The Jabiru KitFox by Colin Richardson

I am not enthusiastic about 2 stroke engines. The Rotax 912 was a possible alternative to the Rotax 582, but it's expensive and heavy. Like the 582 it is high revving and water cooled. The Jabiru 2200 had a "Good Press" and seemed the ideal solution. The 582 was sold to a chap building a surface skimming vehicle, the first in the UK. It's not a hovercraft, it has stub wings and flies in ground effect a few feet above a calm sea.

Colins Jabiru Kit Fox

The Installation of the Jabiru was carried out professionally by Richard Yates of Yates Aviation, and was very straight forward. The agents ST Aviation Ltd supply the engine mounting for the Kitfox together with the engine instruments and all the necessary bits and pieces. A new instrument panel was required due to the engine instruments (RPM, CHT and oil temp and pressure) being of a different size. The PFA requirments include a proper firewall instead of the original one made of bacofoil. The cowlings must be very closely and securely attached to the firewall. A beefier battery and heavier cabling is required for the starter motor. The two blade prop is heavier than the GSC, although the weight of the Jabiru is comparable to the 582 it is these things which have increased the weight of the aircraft from 495 lbs to 527 lbs. This includes 4 lbs of lead on the tailwheel spring attachment.

The biggest problem with the installation was the refitting of the original cowlings. The "radial engine" type cowlings are only just wide enough. In retrospect it would have been easier to use the original rear cowling, top and bottom from the firewall rearwards. Forwards of the firewall it would have been better to have used completely new cowlings designed for an air cooled flat four engine. Perhaps the skyfox gazelle cowlings (for the Rotax 912) might be thr answer.

The metered flow of oil to the rocker boxes was an inital problem, but the engines produced now have overcome this. Another problem was the firbreglass air ducts for the cylinder head cooling. The agent supplied the ducts for the Jabiru aircraft which is faster. They were not right. The agent then supplied ducts made for the Kitfox which open out at the front like trumpets, joining together in the middle. All such problems have been very speedily dealt with by Kevin, Jeremy and Valerie, who have always been MOST helpful.

After the "trumpet ducts" had been fitted, the vent to extract the cooling air had to be doubled in size, with a lip to encourage extraction. The CHT was still near the top of the green sector. Fuel consumpution was amazingly frugal. I made two flights of 2 ¼ hours and after each was unable to emply a 20 litre jerry can of petrol into the aircraft. That's less than 8 litres per hour, and would give me an endurance of over 9 hours! I have two 21 litre wingtanks and the 35 litre fuselage tank. incidently, the engine uses Avgas unless specially modified for mogas.

The spark plugs showed that the mixture was lean. The main jet was changed from 1.95mm to 2.1mm (all new engines have this now) and the needle raised one notch. The fuel consumption has increased a little, but the CHT is now comfortably in the green sector. Originally the oil temperatue was on the high side, but a progressive enlargement of the cooling air intake to the sump, and the enlargement of the extractor vent have done the trick. This is not the same vent as for the cylinder, Jabiru engines have ribs on the sump to enhance cooling. The dip stick has been recalibrated for the tail down attitude on the ground.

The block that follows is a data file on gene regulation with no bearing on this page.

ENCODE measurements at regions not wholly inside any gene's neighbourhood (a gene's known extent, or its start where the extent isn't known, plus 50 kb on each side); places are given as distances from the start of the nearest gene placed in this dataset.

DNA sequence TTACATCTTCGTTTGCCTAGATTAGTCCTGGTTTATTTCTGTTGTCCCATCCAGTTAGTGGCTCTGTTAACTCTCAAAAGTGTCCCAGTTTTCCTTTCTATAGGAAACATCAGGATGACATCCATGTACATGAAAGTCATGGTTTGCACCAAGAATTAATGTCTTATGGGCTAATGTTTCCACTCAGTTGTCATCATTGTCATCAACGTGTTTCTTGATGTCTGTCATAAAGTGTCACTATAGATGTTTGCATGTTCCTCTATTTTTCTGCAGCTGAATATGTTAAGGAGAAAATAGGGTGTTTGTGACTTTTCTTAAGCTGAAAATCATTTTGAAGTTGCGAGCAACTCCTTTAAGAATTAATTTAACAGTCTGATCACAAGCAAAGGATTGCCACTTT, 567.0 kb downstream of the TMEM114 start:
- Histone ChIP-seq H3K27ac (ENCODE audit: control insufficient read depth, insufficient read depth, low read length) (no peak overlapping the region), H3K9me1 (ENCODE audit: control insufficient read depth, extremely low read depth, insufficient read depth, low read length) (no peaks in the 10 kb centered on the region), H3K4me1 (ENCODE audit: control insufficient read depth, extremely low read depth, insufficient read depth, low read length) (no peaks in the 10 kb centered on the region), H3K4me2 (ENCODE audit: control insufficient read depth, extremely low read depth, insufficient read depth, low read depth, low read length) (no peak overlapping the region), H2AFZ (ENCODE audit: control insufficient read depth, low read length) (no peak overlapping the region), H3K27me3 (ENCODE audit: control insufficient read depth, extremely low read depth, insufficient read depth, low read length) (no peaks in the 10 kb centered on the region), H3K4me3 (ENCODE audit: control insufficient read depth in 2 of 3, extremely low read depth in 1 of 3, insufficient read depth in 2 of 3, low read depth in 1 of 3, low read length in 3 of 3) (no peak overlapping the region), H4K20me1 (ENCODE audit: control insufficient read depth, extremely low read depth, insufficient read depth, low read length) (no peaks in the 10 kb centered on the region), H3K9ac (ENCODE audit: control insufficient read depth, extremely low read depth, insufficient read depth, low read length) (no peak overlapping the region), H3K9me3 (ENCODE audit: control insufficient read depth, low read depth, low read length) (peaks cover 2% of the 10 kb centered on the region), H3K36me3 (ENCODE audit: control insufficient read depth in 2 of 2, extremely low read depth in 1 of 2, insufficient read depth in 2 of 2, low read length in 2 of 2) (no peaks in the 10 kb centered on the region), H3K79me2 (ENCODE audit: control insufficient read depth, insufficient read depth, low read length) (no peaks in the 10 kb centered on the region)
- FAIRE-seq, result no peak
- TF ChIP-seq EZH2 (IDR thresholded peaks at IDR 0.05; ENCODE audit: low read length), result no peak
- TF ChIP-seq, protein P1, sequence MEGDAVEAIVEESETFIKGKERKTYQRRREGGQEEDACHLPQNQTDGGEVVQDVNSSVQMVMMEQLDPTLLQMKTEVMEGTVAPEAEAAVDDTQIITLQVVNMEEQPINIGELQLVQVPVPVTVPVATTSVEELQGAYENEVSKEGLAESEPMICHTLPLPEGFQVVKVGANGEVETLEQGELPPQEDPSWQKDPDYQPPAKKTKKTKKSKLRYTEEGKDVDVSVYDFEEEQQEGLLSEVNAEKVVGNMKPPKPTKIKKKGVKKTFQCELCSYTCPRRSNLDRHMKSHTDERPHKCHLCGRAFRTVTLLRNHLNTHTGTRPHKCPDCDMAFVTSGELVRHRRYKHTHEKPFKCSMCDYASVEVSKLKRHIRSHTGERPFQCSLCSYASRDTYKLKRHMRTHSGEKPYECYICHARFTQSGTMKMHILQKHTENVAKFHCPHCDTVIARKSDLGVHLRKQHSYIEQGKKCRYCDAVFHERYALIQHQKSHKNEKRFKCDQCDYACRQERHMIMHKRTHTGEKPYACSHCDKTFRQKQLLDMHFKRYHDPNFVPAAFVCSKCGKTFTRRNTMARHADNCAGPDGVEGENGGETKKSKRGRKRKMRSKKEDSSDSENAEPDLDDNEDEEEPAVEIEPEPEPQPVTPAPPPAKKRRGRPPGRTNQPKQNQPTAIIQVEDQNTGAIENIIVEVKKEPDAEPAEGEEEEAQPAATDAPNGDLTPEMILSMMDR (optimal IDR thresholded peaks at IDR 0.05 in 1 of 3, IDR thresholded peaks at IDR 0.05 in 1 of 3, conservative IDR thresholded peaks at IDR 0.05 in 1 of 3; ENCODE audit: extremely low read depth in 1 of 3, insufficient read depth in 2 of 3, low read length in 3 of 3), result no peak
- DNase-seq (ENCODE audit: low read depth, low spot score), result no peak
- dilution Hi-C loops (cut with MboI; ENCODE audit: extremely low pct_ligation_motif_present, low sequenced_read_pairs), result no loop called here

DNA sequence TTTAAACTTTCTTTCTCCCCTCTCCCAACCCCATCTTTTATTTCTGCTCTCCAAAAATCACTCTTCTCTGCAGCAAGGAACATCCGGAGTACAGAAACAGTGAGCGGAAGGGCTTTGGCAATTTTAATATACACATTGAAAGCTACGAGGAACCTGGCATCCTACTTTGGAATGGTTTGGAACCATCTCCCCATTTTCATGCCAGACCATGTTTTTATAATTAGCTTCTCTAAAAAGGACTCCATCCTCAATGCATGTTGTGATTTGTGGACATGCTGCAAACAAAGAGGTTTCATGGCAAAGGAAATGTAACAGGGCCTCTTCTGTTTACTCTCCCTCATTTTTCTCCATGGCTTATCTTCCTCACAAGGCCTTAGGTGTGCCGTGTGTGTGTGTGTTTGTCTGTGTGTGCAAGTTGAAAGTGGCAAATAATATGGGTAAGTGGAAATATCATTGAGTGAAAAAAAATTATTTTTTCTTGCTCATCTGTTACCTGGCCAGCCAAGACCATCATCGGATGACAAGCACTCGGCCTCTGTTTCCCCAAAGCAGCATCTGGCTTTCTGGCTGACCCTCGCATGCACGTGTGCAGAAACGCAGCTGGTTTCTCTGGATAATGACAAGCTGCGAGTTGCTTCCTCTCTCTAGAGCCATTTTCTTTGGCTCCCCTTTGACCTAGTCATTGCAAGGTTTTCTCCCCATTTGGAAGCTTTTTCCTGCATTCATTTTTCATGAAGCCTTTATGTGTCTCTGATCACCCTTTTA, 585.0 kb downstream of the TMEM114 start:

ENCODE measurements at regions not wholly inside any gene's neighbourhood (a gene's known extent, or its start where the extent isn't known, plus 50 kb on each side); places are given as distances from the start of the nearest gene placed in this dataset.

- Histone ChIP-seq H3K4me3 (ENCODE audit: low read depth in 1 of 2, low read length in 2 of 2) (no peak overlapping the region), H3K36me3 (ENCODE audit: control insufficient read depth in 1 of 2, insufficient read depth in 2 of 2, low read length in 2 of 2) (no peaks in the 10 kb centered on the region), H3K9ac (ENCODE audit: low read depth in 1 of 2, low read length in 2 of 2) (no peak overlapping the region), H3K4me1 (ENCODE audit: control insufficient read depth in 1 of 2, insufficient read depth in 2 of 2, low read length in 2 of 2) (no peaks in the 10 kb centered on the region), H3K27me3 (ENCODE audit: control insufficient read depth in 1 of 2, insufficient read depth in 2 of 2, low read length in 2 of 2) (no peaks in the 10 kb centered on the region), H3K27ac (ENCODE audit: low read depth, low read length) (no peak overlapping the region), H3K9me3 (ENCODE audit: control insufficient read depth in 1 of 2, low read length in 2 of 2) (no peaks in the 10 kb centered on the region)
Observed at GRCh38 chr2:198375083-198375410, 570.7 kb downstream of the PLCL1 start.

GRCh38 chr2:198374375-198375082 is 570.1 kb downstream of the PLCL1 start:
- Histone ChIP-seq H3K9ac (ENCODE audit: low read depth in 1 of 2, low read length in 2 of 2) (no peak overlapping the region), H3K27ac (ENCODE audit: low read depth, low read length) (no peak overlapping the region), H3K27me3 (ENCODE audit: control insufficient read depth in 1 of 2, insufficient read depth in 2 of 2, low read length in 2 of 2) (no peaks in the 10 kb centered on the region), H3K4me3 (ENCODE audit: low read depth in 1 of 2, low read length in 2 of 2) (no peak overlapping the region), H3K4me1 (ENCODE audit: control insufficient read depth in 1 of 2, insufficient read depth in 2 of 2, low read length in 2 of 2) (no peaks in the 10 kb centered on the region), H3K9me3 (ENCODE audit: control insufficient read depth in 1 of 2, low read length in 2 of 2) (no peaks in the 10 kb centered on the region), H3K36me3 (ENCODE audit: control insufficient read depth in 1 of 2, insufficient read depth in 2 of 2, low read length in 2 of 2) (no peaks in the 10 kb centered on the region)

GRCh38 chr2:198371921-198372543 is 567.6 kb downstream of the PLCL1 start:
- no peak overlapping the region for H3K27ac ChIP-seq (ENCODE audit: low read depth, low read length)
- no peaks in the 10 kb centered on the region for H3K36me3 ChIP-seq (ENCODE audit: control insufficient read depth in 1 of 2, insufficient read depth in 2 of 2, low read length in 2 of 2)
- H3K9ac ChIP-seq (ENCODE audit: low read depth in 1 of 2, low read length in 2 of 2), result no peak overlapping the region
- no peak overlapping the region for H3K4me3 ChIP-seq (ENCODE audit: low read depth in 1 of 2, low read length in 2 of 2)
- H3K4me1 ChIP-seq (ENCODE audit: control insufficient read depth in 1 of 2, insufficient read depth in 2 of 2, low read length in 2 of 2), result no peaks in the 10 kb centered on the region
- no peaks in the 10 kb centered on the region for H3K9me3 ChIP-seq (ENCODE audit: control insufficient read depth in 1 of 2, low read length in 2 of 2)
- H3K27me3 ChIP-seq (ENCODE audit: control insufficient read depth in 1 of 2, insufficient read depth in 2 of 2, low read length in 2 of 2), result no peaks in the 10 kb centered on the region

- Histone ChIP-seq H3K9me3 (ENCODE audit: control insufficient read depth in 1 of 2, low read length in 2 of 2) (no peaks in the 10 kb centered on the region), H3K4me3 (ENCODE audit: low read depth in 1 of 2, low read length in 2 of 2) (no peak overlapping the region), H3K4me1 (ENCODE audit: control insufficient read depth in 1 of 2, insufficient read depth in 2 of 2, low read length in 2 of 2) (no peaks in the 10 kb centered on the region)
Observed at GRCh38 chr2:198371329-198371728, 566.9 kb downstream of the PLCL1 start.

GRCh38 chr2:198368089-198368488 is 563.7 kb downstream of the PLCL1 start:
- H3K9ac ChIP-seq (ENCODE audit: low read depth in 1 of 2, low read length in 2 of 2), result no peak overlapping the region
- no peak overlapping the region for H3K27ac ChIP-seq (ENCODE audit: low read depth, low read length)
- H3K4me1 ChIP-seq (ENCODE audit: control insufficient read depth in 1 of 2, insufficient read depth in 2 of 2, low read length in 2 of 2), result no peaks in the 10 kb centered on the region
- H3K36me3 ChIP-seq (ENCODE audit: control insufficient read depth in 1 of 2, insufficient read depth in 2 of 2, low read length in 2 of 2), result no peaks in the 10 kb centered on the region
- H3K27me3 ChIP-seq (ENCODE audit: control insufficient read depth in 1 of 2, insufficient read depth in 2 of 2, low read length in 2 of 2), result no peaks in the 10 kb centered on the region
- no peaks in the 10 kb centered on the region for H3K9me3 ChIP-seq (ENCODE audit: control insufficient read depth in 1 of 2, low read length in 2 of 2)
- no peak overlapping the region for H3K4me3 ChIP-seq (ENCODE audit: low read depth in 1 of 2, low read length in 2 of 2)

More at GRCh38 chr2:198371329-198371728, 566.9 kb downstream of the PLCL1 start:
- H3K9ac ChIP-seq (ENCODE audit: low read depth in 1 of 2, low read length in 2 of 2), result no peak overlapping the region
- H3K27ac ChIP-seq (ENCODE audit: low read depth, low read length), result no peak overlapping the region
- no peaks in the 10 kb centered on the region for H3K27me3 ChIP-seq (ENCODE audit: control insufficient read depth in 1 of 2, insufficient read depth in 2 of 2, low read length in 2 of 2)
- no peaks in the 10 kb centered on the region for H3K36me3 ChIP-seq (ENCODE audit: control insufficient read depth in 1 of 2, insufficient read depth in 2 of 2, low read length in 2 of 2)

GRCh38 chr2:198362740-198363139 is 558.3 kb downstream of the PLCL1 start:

For the first 25 hours the engine was run-in on straight 80 oil. At operating temps the oil pressure was low, in the yellow sector. At 25 hours the oil was changed to Qualube 15/50, a high quality car oil. There was an improvement in the oil pressure. At Cranfield I then met Rodney Stiff, the Australian designer of the engine. He advised me to drain out the Qualube and replace it with Aeroshell 15/50. It is not easy to obtain, but I have now change to the Aeroshell and the oil pressure is now comfortably in the green sector. The oil vent pipe in the slipstream sucks oil out of the engine. Rodney Stiff advised drilling a ¼ inch hole on the top of the oil vent bottle. The oil filter supplied is Australian and unobtainable (not true use Toyota MR2 filters they are the same)

The Spark plugs (NGK D9EA) are available in any good motor parts shop if not they can order them for you. The Yates propeller is 60in x 28in which is too coarse to realise the engine's full power for take-off and climb. The max permitted rpm is 3,300 but only 2650 is obtainable. Power = torque x rpm. So the take-off run is a tad longer than with the Rotax 582, but flying solo the ground run is still less than half my 260 yard strip. Flying solo the rate of climb is a disappointing 600 - 700 ft per minute. The prop rotates in the opposite direction to the Rotax 582 so the other rudder pedel is needed in the climb. In the cruise 2000 rpm gives 60mph, 2150 rpm gives 70mph and full throttle gives 95mph.

Richard Yates, near Boston, Lincs, UK (01205 750601) is prepared to do any other conversions except for the manufacture of new cowlings.

So I am pleased with the conversion?

You bet I am!

The engine is whisper quiet and vibration free, even better than the lovely Limbach 2000. One of the bonuses is clear intercom and radio transmission. Previously the noise cancelling microphones filtered out all the noise except for the frequencies of the human voice. The noise of the Rotax 582 was in this range of frequencies and was not filtered out.

Written by Colin Richardson